Posted 27 May 2006 - 04:01 AM
“This Dhamma is for one who enjoys non-complication, who delights in non-complication, not for one who enjoys & delights in complication.”'
I looked up the pali of this sentence:
“nippapancaramassayam dhammo nippapancaratino nayam dhammo papancaramassa papancarintino”
What do you think the Buddha meant by complication and non-complication? I once heard someone –referring to this sutta- say this meant people should not think too much because this complicates things and takes people away from the present moment. And in a superficial way there is something in this. But we can always learn more.
Complication in this sutta is the English translation for papanca. There are three papanca – tanha (desire), ditthi(view) and mana (conceit). (see netti pakarana paragraph 203, 204).These three are said to prolong samasara vata , the round of births and deaths. And now we may want to understand what the Buddha mean by tanha, for example? The Buddha took four incalculably long periods of time plus one hundred thousand aeons to develop the wisdom to become a Buddha . We don’t have to develop parami to the extent of a Buddha but it still takes a long, long time. We might hope that we are the developed ones who have so much parami already but this is just tanha, one of the papanca, or we may be sure we are ones who already have great parami, but this is mana, another papanca, a prolonger of samasara.
Posted 11 March 2007 - 07:35 PM
About the mulapariyaya sutta: For this explanation I rely on the commentary translated by Bhikkhu Bodhi as well as his introduction. Bhikkhun Bodhi writes:
The commentary says that mannana is a synonym for papanca (see my letter about this a few months back). This is interesting as papanca is of three types: tanha, mana and ditthi (desire, conceit and craving). Now, as I understand it papanca is at a far deeper level than just the developed thinking Bodhi seems to indicate above. However , in other sections of his introduction he seems to acknowledge this. For instance he has a note which says "it cannot be stressed strongly enogh that the ..basic structure of ego bias is already present in toto as a potential in the worldlings mental constitution". And in another section he relates mannana to the vipallasa (the perversions of cognition). He notes that there are three levels of perversion: perception (sanna) citta, and views (ditthi). He says "the perversion of perception occurs when the object is simply noted through one of the four distortional frames without further development. (this is the deepest level). If the object is subsequently reflected upon in the same mode there takes palce a perversion of thought. And if, through repeated reflection, the conviction arises that this frame yields an accurate picture of the world, the distortion has evolved into a pereversion of views." The four perversions are seeing the foul as beautiful, the unpleasuarable to be pleasuarable, the impermanent to be permanent and the not self to be self. Thus he acknowledges that these perversions (and mannana ) are also present before any thinking in words.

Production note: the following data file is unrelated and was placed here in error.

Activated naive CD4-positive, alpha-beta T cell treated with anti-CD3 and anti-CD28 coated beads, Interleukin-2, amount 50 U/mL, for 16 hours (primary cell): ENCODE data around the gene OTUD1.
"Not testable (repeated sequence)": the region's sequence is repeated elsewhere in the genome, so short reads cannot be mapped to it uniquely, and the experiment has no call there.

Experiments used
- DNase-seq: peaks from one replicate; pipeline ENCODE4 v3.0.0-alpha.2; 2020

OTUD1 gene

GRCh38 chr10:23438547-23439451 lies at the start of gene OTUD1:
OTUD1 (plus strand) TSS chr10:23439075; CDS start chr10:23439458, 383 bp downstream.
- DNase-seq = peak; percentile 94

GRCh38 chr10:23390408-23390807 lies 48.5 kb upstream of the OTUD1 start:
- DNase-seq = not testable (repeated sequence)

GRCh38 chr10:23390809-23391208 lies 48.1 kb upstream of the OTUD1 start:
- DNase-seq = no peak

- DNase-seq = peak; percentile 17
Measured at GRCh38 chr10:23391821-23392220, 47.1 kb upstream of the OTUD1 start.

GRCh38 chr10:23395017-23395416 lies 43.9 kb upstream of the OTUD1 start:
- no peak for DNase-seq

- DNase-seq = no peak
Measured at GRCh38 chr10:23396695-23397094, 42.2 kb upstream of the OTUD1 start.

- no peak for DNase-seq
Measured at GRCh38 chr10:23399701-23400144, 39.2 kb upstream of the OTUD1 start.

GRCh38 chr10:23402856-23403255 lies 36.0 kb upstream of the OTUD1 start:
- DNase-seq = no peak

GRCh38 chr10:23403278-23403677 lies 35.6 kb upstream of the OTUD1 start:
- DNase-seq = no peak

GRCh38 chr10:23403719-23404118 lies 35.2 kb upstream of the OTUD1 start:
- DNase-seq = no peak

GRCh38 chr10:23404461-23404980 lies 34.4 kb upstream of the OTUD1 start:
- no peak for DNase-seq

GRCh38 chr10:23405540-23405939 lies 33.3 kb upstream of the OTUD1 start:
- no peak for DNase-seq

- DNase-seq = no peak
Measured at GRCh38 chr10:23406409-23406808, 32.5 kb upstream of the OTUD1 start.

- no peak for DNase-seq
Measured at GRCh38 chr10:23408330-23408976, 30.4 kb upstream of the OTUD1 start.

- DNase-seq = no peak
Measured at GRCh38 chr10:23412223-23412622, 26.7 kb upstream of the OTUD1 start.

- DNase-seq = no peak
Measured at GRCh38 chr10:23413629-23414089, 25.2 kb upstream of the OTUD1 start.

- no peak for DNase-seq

Posted 11 March 2007 - 07:38 PM
I was looking for a different discourse (addressing contention for the things of the world) when I ran across this one. I'd read it before, but had forgotten its unusual emphasis on papa~nca and its place in paticcasamuppada. Having recently experienced more than my share of papa~nca, I thought I'd pass this along. I loved Stick-In- Hand the Brahmin's response. I think I remember reading somewhere that 'Stick-In-Hand's' name did NOT refer to a walking-stick. I think this is an example of the Buddha matching his teaching to the (contentious, in this case) character of his audience.
Majjhima Nikaya 18
Posted 11 March 2007 - 07:42 PM
Is there not a difference between the papanca (proliferations) which I assume are being referred to in the sutta (i.e getting lost in concepts with wrong views) and realizing that the Teachings are very profound and intricate and that the development of understanding is not a simple matter at all?
The following sutta has been quoted before, but let me repeat an extract as a reminder of this:
Samyutta Nikaya XX.7 Ani Sutta The Peg;
"In this way the disappearance of the discourses that are words of the Tathagata -- deep, deep in their meaning, transcendent, connected with emptiness -- will come about. "Thus you should train yourselves: 'We will listen when discourses that are words of the Tathagata -- deep, deep in their meaning, transcendent, connected with emptiness -- are being recited. We will lend ear, will set our hearts on knowing them, will regard these teachings as worth grasping & mastering.' That's how you should train yourselves."
Best wishes, Sarah
Posted 18 November 2013 - 06:12 PM
A good explaining of papanca by Ven. Thanissaro Bhikkhu:
The Arrows of Thinking: Papañca & the path to end conflict, by Thanissaro Bhikkhu (2012; 8pp./44KB) When discussing the sources of conflict—inner and outer—the Buddha pointed to a type of thinking he called papañca. This term is often translated as “conceptual proliferation,” but a survey of how it’s discussed in the Pali Canon shows that it has less to do with the amount of thinking and more with the way thinking is framed. This is an extract from daylong course, given in the IMC of the Mid-Peninsula, California, USA on 28. April 2012 which focus on understanding what papañca is, how it happens, when it has its uses, and how the need for it can eventually be overcome.
A audio file of the full talk is avaliable on audiodhamma.org.